No dentist necessary

The New York Times:

On a Friday in August, I met with an anthropologist named Janet Monge in a ground-floor classroom at the Penn Museum in Philadelphia. … Since the early 1990s, she has been the keeper of one of the world’s largest and most geographically diverse collections of ancient skulls, housed at the University of Pennsylvania. … In a plastic container, Monge had placed skulls from the Middle East, West Africa, Eastern Europe and beyond. When I asked her if she’d ever seen an ancient specimen with crooked teeth, she didn’t hesitate: “No, not one. Ever.” Most of the skulls in the Penn collection date from a 40,000-year period starting late in the Stone Age and ending around 300 years ago, yet “they all have an edge-to-edge bite,” “robust” jaws and “perfect” occlusion, Monge said.

But then, in specimens from people who lived two centuries ago or less, Monge noted a striking change: The edge-to-edge bite completely disappears, and malocclusion suddenly runs rampant. She pointed to a skull on a nearby shelf — that of a woman who lived in 19th-century North America. Unlike the ancient skulls, this postindustrial woman’s maxilla was crinkled and small; the teeth that remained sat crammed together. “I always told my students, ‘Something happened 200 years ago and nobody has an edge-to-edge bite anymore — and I have no freaking idea why,’” Monge said.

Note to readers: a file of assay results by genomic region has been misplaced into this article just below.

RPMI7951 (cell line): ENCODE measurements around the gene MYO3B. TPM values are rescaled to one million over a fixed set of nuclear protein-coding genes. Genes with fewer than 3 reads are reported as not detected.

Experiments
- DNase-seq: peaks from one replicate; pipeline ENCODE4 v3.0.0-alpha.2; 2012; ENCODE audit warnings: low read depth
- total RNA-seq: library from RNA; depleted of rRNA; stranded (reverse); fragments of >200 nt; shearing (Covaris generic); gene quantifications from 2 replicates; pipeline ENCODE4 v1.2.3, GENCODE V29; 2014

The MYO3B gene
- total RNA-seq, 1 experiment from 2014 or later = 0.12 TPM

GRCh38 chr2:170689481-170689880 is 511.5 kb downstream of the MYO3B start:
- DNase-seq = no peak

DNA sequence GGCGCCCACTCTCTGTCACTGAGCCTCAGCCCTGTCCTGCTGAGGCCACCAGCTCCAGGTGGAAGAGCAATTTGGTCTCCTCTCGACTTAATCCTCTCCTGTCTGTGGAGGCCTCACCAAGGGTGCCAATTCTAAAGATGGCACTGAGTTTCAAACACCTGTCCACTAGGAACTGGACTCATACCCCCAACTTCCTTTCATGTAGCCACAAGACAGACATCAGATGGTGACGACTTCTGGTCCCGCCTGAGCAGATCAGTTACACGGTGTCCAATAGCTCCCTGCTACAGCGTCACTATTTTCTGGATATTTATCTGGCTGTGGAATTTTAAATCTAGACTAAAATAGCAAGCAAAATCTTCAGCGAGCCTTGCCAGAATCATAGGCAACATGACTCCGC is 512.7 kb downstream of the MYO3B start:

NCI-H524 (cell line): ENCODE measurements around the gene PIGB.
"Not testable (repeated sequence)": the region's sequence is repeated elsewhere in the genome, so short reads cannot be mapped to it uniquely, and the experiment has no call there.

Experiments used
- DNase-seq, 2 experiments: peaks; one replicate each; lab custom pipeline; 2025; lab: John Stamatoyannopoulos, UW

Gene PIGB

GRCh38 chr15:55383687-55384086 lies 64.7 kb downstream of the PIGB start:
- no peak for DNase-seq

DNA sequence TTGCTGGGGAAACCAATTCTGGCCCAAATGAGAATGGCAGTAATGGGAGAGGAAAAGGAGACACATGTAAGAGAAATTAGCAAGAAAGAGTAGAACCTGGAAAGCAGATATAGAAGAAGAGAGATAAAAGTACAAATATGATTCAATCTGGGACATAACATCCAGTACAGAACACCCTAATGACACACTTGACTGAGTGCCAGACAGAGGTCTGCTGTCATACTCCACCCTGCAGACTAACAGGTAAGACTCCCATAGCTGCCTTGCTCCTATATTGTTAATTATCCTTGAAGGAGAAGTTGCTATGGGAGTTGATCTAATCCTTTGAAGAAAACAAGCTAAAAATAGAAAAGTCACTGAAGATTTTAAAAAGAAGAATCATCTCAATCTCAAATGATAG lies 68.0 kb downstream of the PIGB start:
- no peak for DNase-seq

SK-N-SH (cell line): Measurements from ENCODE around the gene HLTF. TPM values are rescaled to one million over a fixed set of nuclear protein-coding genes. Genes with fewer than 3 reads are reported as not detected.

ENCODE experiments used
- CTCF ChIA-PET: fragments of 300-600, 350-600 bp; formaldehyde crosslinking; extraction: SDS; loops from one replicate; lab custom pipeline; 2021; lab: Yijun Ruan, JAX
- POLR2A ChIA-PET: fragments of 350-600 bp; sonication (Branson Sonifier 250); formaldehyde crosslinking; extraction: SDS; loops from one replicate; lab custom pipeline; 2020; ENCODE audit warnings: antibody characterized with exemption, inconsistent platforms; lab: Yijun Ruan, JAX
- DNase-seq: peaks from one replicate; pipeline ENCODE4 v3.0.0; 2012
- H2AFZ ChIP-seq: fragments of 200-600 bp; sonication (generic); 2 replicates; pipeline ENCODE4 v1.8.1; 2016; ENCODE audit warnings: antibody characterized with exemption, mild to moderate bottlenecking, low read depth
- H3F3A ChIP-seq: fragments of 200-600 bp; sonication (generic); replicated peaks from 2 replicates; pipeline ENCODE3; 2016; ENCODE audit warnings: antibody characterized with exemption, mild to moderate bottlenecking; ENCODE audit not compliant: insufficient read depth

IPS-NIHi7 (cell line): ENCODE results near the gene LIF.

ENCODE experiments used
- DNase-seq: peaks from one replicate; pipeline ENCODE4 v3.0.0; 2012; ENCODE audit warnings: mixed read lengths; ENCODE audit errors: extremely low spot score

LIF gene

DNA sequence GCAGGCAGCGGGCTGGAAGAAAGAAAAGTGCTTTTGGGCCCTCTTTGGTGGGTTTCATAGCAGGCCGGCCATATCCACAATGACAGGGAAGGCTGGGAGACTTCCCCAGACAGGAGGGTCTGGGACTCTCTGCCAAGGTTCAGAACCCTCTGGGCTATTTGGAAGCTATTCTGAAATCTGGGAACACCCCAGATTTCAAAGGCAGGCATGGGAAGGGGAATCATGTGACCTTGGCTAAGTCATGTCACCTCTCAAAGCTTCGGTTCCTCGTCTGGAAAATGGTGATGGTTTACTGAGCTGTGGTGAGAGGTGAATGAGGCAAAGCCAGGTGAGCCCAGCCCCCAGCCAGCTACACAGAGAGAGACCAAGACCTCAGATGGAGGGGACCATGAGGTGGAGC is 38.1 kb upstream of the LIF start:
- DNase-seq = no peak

(Related. Related. Related—see especially Figures 53-57 in Chapter X.)

In this case, as in many others, “Progress” has created a problem instead of solving one. Preindustrial people without dentists, braces, toothpaste, etc. had better teeth and jaw development than we do.

What’s the root (pun intended) of the problem? There are probably a few factors at play—the two orthodontists rather unfairly smeared in the NYT article above hint at some of them. Cutlery may also be a factor. As with most health issues, however, diet is almost certainly the key. Especially for children, whose jaws and teeth are still developing. (And brains. And bones. And everything else. Raise your kids on fatty meat!)

(Did your orthodontist ever mention that people didn’t used to need braces? Would orthodontists make more or less money if that fact became widely known? You can’t always trust the experts!)